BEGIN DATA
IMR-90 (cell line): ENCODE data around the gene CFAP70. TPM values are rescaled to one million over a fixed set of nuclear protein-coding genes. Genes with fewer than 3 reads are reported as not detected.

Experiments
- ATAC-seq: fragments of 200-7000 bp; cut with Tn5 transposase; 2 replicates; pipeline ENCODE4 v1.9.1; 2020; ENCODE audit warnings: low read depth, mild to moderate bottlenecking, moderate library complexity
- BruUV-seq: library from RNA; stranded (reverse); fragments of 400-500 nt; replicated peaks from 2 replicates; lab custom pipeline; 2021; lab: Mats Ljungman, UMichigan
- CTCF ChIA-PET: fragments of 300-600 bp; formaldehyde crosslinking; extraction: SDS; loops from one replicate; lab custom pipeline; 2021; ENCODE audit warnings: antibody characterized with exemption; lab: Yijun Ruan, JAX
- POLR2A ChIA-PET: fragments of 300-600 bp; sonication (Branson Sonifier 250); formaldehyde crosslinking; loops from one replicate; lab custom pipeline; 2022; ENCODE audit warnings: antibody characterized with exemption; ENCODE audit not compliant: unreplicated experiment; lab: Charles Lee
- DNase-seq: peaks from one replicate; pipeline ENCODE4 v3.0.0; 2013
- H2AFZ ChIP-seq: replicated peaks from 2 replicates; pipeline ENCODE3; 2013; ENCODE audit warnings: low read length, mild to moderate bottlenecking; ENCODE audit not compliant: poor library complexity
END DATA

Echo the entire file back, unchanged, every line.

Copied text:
IMR-90 (cell line): ENCODE data around the gene CFAP70. TPM values are rescaled to one million over a fixed set of nuclear protein-coding genes. Genes with fewer than 3 reads are reported as not detected.

Experiments
- ATAC-seq: fragments of 200-7000 bp; cut with Tn5 transposase; 2 replicates; pipeline ENCODE4 v1.9.1; 2020; ENCODE audit warnings: low read depth, mild to moderate bottlenecking, moderate library complexity
- BruUV-seq: library from RNA; stranded (reverse); fragments of 400-500 nt; replicated peaks from 2 replicates; lab custom pipeline; 2021; lab: Mats Ljungman, UMichigan
- CTCF ChIA-PET: fragments of 300-600 bp; formaldehyde crosslinking; extraction: SDS; loops from one replicate; lab custom pipeline; 2021; ENCODE audit warnings: antibody characterized with exemption; lab: Yijun Ruan, JAX
- POLR2A ChIA-PET: fragments of 300-600 bp; sonication (Branson Sonifier 250); formaldehyde crosslinking; loops from one replicate; lab custom pipeline; 2022; ENCODE audit warnings: antibody characterized with exemption; ENCODE audit not compliant: unreplicated experiment; lab: Charles Lee
- DNase-seq: peaks from one replicate; pipeline ENCODE4 v3.0.0; 2013
- H2AFZ ChIP-seq: replicated peaks from 2 replicates; pipeline ENCODE3; 2013; ENCODE audit warnings: low read length, mild to moderate bottlenecking; ENCODE audit not compliant: poor library complexity